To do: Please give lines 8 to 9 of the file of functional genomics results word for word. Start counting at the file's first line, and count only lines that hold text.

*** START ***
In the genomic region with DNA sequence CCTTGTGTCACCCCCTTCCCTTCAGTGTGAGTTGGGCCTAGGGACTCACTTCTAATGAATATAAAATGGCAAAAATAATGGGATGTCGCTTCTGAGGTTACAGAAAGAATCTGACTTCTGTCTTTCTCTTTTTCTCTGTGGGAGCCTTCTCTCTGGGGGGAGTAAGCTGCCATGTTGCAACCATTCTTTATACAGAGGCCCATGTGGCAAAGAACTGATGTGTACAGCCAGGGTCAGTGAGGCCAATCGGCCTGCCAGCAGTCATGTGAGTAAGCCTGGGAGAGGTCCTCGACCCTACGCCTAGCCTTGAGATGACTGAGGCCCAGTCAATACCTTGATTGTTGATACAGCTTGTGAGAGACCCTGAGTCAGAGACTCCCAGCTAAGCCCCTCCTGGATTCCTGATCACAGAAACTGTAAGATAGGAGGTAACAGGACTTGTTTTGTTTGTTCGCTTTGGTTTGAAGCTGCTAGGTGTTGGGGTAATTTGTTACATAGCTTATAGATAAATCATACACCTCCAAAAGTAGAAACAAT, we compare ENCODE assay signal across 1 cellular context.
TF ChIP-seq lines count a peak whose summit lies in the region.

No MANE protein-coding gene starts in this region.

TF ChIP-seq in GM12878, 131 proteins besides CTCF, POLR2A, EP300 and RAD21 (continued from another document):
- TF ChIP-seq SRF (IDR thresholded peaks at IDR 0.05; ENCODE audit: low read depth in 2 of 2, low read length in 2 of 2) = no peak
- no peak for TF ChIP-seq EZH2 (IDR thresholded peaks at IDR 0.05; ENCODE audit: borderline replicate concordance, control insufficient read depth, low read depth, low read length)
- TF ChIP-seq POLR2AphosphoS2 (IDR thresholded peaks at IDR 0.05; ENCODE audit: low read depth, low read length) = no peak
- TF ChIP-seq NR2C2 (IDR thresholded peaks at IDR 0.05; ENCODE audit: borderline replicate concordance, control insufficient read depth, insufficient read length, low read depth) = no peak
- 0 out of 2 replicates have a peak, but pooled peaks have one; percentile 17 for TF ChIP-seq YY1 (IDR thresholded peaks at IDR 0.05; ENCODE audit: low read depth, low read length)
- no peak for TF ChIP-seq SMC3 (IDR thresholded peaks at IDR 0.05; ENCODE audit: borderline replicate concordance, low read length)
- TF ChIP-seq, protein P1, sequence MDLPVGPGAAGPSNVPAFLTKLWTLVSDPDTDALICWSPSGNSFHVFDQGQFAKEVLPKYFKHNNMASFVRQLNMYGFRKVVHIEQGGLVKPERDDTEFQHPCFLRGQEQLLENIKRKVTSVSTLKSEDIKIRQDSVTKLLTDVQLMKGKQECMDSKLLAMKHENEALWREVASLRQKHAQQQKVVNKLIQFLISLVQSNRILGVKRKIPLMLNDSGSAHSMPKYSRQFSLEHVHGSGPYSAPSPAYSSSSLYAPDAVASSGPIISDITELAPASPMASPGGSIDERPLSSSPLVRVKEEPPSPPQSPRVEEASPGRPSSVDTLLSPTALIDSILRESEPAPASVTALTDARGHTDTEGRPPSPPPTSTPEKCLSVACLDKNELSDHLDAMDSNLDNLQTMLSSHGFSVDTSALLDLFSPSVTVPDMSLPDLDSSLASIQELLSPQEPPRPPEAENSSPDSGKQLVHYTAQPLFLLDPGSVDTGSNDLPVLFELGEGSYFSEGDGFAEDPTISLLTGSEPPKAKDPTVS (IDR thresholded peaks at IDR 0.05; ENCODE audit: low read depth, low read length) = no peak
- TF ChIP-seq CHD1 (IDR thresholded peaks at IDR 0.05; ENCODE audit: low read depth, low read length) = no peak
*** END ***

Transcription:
- TF ChIP-seq NR2C2 (IDR thresholded peaks at IDR 0.05; ENCODE audit: borderline replicate concordance, control insufficient read depth, insufficient read length, low read depth) = no peak
- 0 out of 2 replicates have a peak, but pooled peaks have one; percentile 17 for TF ChIP-seq YY1 (IDR thresholded peaks at IDR 0.05; ENCODE audit: low read depth, low read length)